Adjust your message and delivery depending on the person. For example, if someone has only heard about bowhunting but doesn’t know anyone who does it, it’s probably best to talk about why you bowhunt instead of the time you accidentally shot a deer in the guts. However, if someone just started bowhunting and is concerned about wounding animals, you could share the story about making a bad shot and what you did to ensure it doesn’t happen again. Additionally, the details of a story told to a 5-year-old should probably be different from what’s shared with a 50-year-old. Always remember whom you’re talking to because each person will react differently.
4. Consider the Approval Rates Among Americans
Approval rates for hunting vary significantly based on how someone hunts and the species they hunt. For example, a 2019 National Shooting Sports Foundation study conducted by Responsive Management found 80% of Americans approve of hunting with a bow and arrow, while 55% approve of hunting with dogs, 32% approve of hunting over bait, and 21% approve of hunting on a property with a high fence around it. The same study analyzed approval rates by species. The approval rate for hunting deer was 78%, wild turkey 78%, duck 74%, rabbit 72%, elk 66%, squirrel 65%, black bear 44%, wolf 39%, and mountain lion or cougar 38%. Knowing how the American public feels about how someone hunts and what they hunt is important when trying to win over a newcomer. To make a connection with someone, pick stories that align with the interests and approval of most Americans.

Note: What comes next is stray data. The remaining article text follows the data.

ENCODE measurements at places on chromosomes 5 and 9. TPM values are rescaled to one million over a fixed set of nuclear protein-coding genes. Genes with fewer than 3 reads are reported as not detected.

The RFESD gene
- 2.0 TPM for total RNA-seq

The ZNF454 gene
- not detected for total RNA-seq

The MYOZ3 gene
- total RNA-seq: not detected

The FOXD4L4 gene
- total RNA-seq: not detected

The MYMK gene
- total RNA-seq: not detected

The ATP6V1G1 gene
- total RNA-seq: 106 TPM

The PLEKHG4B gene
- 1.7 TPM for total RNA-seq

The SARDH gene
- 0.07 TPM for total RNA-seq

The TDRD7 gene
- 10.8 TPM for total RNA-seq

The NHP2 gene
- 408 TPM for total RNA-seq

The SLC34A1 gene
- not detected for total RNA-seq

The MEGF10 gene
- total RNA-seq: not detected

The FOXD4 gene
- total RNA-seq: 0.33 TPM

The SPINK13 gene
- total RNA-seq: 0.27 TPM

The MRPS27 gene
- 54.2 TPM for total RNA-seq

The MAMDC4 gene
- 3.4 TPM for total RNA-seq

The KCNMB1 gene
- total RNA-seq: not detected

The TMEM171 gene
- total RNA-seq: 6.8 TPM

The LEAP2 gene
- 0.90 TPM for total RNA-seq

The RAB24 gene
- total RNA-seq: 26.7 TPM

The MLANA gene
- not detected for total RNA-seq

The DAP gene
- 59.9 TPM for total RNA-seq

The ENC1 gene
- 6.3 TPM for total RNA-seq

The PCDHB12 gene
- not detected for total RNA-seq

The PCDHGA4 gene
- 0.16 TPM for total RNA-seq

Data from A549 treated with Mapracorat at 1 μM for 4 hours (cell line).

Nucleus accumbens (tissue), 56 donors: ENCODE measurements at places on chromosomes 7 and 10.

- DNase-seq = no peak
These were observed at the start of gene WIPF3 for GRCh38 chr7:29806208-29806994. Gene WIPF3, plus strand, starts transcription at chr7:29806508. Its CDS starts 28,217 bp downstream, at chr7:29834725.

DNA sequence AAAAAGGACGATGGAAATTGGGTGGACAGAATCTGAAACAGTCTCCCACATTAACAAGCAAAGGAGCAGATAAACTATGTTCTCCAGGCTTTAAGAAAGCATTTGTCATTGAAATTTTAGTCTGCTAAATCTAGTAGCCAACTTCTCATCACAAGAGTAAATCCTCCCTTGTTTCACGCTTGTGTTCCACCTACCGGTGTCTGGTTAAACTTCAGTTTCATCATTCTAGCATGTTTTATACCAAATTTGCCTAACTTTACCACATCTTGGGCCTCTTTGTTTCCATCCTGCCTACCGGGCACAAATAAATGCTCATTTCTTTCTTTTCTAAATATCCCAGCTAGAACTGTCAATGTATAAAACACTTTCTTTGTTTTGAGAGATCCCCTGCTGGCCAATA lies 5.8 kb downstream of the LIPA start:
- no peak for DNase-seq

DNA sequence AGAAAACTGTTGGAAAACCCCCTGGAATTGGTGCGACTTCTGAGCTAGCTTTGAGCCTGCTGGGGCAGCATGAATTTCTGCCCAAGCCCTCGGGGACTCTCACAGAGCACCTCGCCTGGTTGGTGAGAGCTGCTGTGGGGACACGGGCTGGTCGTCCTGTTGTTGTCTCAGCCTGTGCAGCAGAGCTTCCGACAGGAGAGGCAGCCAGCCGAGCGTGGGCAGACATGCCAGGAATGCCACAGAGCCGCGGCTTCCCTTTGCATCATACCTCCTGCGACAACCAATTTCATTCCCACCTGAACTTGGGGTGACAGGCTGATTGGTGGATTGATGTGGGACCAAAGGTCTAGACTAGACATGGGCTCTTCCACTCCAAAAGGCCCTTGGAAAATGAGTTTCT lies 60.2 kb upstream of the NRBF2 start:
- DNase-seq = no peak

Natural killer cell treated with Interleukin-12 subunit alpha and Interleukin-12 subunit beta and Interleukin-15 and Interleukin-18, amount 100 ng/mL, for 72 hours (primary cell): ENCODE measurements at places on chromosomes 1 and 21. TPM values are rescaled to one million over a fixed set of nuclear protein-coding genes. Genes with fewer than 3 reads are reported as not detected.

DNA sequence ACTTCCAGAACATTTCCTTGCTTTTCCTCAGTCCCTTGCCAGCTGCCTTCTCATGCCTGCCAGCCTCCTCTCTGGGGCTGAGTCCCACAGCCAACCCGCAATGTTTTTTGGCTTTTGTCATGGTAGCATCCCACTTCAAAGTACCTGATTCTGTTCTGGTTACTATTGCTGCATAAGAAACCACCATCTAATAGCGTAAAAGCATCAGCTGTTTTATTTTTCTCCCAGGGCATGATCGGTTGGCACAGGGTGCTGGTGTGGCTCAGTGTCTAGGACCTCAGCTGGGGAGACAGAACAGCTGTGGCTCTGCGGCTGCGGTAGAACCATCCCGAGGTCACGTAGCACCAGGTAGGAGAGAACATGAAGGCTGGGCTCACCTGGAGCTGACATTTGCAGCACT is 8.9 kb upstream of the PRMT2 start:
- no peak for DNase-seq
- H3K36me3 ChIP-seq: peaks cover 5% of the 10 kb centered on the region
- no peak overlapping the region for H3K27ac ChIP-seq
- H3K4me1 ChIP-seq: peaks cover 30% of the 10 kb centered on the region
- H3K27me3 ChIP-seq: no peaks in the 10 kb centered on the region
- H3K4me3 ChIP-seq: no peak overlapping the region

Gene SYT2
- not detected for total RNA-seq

5. Choose Your Words Carefully
As people listen to your story, they’re likely judging what you say. Choose words that show you respect wildlife and appreciate the opportunity to hunt. Specific words can influence how people think about hunting in minor but crucial ways. The “How to Talk About Hunting” book by Mark Damian Duda and the NRA Hunters’ Leadership Forum compares studies using similar but different terms. In the first study, 61% of respondents expressed approval of “regulated hunting” compared with 79% who expressed approval of “legal hunting.” When the terms were combined into “legal, regulated hunting” in a third survey, 88% of respondents expressed approval for the activity. In other words, saying “legal, regulated hunting” is the best way to describe how you hunt because it lets nonhunters know that hunting is controlled, is regulated and helps lead to healthy wildlife populations.
Additionally, if you’re talking about the food-related benefits of hunting, the book finds terms like “healthy,” “organic,” “all-natural” and “free-range” to be particularly effective. Mentioning that you trophy hunt might turn people off to your story, but mainly because trophy hunting is misunderstood. Many people believe trophy hunters only take the antlers from the animals they kill and waste the meat, when in reality, wasting meat is illegal. Nonhunters aren’t familiar with the process and language of hunters, so choosing words carefully and explaining what they mean is crucial.
6. Explain the Difference Between Legal Hunters (Most People) and Poachers
The vast majority of hunters hunt legally and ethically, and they strive to make humane kills. Those who hunt or fish illegally are called poachers. Poachers give the hunting community a bad rap, so we must share our true values and purpose and debunk myths about heartless hunters. In your story or conversation, try to explain that all states have hunting regulations, which hunters must know, understand and abide by when they’re participating in recreational activities. Ethical hunters do their best to ensure that animals do not unduly suffer. In fact, a lethal shot from a hunter often produces a much quicker death than starvation, disease, vehicle collisions and predator attacks. Although poachers are the minority, real hunters must communicate the stark differences between the two groups.
You must do your part to create a positive public image of bowhunters. That starts by sharing your story in a way that empowers and inspires others. Over time, you might get a nonhunter to convert to a hunter, and that’s the goal!